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January 14, 2013

Netflix Inc., the largest U.S. mail- order movie-rental service, got special treatment from the U.S. Postal Service, which improperly discriminated against other mail-order companies, a federal appeals court ruled.

In a challenge filed by GameFly Inc., the video-game rent- by-mail service, a three-judge panel in Washington today ordered the Postal Regulatory Commission to cure "all discrimination" against the company or explain why treating GameFly different from Netflix is reasonable. The ruling may lead to changes in the way Netflix movies are handled by the postal service. GameFly sued the postal commission in May 2011, challenging its response to allegations that the post office was giving Netflix special treatment by manually sorting its DVDs free of charge. Without similar handling, Los Angeles-based GameFly could be subject to an "epidemic" of broken discs, the appeals court said today.

"The Postal Service has saved Netflix - apparently its biggest DVD mailer customer - from this crippling otherwise industrywide problem by diverting Netflix mail from the automated letter stream, shifting it to specially designated trays and containers, hand culling it and hand processing it," U.S. Circuit Judge David Sentelle wrote. "Rather obviously, this is not without cost to the Postal Service." Jonathan Friedman, a spokesman for Los Gatos, California- based Netflix, declined to comment on the ruling. The U.S. Postal Service is analyzing the decision and its implications, David Partenheimer, a spokesman for the service, said in an e-mail. "The Postal Service believes that the different treatment that we provided to our customers was fully justified and reasonable, and consistent with the law," he said. Bloomberg


John Landgraf runs the FX network, home of some of basic cable's most popular, and most violent, programming. But Landgraf also is a father to three sons, the youngest of whom is 9. When first-graders were massacred in a school in Newtown, Conn., in December, Landgraf was "upset and so horrified and sad and angry," and he was curious. He pondered, as many others did, whether violent content in television, movies and video games should take any blame for mass murders like those in Newtown; Aurora, Colo.; and elsewhere. "I think anything and everything that bears any responsibility for what we do in the media, should be fair game and should be looked at," Landgraf told TV critics meeting in Pasadena with broadcast and cable networks. But neither he nor other programmers would draw a direct line of cause and effect.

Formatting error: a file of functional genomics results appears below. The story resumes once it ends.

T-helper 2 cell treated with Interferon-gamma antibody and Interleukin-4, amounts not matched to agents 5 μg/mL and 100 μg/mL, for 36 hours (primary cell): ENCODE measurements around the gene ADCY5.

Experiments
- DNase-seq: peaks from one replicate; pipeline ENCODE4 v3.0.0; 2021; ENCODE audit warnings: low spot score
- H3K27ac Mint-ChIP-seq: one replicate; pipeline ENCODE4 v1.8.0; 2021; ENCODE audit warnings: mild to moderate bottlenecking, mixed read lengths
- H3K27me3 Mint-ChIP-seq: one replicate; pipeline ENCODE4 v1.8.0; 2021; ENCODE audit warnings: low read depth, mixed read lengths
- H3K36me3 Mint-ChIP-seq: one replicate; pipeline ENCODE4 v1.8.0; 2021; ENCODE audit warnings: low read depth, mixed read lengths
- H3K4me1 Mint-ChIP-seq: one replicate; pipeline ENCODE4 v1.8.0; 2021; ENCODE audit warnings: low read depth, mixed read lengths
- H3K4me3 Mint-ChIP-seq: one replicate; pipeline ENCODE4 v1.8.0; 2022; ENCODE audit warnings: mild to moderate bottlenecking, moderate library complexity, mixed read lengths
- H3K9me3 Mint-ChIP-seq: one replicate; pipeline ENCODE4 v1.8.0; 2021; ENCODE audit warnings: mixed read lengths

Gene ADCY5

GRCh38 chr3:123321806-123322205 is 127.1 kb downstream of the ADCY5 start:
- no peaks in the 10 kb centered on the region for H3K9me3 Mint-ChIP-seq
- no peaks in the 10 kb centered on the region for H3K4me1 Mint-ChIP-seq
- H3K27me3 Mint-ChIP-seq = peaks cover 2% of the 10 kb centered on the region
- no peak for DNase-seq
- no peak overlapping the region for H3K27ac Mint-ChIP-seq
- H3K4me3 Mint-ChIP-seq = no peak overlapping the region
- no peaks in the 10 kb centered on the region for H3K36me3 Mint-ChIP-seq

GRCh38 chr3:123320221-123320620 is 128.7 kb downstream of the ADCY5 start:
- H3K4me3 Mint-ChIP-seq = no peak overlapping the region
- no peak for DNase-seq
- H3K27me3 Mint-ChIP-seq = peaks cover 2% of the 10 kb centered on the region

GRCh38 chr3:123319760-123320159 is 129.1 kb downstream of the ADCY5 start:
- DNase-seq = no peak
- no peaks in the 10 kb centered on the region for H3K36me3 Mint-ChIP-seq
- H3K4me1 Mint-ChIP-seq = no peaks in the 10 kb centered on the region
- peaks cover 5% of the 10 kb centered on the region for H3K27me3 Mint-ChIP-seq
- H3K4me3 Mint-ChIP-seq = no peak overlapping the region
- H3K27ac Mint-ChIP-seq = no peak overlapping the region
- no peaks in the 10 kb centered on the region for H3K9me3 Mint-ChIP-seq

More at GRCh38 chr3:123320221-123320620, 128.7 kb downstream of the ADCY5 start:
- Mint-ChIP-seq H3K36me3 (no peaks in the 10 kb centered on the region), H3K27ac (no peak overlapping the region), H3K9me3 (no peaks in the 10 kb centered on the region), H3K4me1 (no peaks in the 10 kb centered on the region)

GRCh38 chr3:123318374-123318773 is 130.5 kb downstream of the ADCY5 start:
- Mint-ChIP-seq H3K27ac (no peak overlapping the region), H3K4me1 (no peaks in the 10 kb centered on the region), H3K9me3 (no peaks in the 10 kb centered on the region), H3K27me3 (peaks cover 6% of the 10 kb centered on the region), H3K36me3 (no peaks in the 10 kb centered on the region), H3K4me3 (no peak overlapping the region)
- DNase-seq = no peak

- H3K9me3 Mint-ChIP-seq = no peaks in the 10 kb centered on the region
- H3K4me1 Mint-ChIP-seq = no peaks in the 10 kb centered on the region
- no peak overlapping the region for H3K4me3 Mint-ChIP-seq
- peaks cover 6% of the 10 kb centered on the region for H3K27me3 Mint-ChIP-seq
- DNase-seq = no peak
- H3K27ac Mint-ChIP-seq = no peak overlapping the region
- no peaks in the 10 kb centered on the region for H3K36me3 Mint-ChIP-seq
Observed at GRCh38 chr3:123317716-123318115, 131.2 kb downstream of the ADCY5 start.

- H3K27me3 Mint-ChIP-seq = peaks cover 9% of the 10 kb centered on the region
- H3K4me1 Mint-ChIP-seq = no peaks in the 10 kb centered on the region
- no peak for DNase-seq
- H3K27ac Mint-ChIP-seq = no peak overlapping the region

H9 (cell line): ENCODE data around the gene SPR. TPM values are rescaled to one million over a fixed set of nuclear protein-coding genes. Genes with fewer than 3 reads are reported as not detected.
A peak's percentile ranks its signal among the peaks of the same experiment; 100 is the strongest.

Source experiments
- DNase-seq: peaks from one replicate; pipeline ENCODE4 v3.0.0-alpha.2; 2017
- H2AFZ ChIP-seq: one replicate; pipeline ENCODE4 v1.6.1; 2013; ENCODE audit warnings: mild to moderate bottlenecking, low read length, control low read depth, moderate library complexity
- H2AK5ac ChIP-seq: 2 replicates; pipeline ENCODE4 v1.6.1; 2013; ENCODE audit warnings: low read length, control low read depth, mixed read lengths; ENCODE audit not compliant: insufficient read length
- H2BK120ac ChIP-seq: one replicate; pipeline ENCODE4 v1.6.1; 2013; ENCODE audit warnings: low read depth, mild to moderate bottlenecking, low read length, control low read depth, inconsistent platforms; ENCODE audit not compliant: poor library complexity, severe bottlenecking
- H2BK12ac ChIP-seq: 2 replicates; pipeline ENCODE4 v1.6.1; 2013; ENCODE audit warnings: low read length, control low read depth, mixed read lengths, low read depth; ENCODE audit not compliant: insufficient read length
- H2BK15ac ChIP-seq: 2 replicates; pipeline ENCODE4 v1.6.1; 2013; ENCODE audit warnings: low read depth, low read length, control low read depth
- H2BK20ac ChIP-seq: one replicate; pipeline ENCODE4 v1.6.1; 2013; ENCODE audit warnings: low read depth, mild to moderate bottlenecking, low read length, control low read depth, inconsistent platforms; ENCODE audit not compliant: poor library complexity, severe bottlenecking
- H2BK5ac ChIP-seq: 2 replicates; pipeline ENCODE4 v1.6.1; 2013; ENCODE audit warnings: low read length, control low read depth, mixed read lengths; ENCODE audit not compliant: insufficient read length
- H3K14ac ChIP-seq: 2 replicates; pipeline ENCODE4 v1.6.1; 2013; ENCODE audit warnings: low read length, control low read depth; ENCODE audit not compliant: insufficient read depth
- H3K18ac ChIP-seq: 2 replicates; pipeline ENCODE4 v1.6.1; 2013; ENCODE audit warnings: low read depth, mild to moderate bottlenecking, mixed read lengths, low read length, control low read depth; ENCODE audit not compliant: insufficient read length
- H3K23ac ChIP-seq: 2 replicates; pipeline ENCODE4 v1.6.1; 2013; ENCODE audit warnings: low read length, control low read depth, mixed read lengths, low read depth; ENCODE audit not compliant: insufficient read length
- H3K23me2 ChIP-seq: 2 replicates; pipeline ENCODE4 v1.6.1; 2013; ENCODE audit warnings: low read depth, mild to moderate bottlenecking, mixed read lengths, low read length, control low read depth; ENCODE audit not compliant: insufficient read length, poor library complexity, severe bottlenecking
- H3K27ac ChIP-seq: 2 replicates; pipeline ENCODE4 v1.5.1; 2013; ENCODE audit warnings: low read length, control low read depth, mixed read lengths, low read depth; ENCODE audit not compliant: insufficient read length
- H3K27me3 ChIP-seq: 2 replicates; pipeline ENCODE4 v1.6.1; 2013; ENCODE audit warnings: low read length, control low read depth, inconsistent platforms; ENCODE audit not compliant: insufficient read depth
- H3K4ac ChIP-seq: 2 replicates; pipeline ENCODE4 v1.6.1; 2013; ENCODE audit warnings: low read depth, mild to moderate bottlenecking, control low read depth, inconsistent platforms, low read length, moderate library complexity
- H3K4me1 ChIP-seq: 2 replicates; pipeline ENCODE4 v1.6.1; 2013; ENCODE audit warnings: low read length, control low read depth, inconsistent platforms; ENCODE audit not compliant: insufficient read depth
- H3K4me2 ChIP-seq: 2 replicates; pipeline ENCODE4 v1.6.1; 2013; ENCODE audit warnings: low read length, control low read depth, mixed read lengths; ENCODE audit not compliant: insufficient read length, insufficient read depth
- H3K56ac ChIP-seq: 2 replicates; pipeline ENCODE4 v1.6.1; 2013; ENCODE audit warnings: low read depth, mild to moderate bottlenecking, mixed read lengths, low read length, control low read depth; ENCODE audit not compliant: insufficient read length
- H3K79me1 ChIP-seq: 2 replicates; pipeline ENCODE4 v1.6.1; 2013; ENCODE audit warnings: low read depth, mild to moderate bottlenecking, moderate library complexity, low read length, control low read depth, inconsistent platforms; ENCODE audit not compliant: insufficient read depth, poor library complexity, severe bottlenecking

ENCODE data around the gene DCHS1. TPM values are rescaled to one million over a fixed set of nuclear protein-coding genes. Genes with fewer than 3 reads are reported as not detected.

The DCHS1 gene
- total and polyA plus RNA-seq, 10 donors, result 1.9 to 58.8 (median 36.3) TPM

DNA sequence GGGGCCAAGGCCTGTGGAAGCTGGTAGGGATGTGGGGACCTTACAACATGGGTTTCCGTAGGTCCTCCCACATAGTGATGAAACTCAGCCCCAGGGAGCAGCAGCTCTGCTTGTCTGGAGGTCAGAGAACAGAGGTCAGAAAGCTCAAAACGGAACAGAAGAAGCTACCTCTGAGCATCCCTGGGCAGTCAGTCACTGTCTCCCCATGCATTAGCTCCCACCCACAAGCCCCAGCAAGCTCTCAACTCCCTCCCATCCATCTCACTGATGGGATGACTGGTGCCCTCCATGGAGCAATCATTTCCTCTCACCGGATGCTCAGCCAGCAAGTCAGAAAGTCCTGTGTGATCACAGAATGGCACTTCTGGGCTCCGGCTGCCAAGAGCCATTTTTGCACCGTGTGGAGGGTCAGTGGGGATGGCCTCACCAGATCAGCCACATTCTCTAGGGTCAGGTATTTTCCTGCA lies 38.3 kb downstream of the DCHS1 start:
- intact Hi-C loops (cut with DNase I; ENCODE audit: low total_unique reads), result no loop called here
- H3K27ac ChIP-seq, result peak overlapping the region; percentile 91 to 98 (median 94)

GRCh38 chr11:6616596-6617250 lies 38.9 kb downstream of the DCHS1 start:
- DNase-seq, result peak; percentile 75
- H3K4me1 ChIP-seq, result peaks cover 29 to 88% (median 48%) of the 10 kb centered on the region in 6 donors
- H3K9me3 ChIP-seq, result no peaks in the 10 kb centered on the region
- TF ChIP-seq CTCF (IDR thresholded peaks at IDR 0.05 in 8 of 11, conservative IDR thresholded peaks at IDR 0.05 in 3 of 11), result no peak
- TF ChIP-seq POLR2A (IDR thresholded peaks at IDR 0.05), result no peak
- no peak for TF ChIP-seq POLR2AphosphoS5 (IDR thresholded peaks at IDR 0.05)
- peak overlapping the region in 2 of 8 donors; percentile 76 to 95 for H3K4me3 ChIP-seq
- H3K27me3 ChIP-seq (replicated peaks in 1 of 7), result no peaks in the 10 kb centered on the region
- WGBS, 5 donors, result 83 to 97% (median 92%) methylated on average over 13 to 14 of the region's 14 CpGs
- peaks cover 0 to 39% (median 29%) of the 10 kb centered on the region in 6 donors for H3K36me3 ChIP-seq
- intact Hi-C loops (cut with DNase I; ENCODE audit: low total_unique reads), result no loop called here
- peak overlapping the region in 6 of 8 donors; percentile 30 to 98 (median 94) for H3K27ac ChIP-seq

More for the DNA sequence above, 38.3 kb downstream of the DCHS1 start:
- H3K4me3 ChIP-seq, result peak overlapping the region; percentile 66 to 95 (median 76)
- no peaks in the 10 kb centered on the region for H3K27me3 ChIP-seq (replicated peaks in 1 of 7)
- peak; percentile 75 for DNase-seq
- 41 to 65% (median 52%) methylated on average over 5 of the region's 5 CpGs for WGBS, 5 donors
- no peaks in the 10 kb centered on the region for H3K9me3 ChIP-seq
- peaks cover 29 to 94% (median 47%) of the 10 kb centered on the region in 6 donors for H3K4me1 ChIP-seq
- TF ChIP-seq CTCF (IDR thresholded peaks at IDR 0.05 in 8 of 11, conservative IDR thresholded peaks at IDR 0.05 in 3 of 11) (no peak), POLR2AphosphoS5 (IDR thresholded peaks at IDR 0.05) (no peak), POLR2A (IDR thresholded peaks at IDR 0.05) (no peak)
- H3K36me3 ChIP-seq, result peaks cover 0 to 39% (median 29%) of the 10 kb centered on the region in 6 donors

After the Newtown murders, some advocacy groups (including the National Rifle Association) laid blame on media. In a poll conducted by the Hollywood Reporter and Penn Schoen Berland, 44% of parents said the shootings made them more aware of how much violence their children are consuming in media, and 35% said Congress or the president should pressure Hollywood to cut back on violent content. With the Newtown tragedy still so fresh, programmers quizzed by members of the Television Critics Association said they were sensitive to concerns about violent content. But television is a business, they repeated, and some of the most violent programs -- including FX's "Sons of Anarchy," about a murderous, drug-dealing biker gang, and "American Horror Story," in which atrocities are committed in a mental asylum -- are among the most popular. "We're in the culture business," said Kevin Reilly, chief programmer for Fox, which will launch the graphically bloody serial killer drama "The Following" later this month. "It comes with responsibility."

Reilly said he didn't believe a direct linkage existed between violence on TV and a troubled young man's murder spree. "But we take everything we do, everything we put on the air, with the utmost responsibility," he said. "I have a lot of sleepless nights. Not only am I trying to get hits, but we're trying ... to find that line." The subject is much more complicated than simply saying we should clean up TV (or movies or games), Reilly said. Fox, and any TV network, is "part of a much larger tapestry and a very complex media landscape where there is access 24 hours a day at your fingertips on the Web and on cable news, as well as all of the other entertainment and media choices, from gaming to television. ... We have a responsibility and we have an FCC license and we take that as seriously as we absolutely can." St. Louis Post-Dispatch

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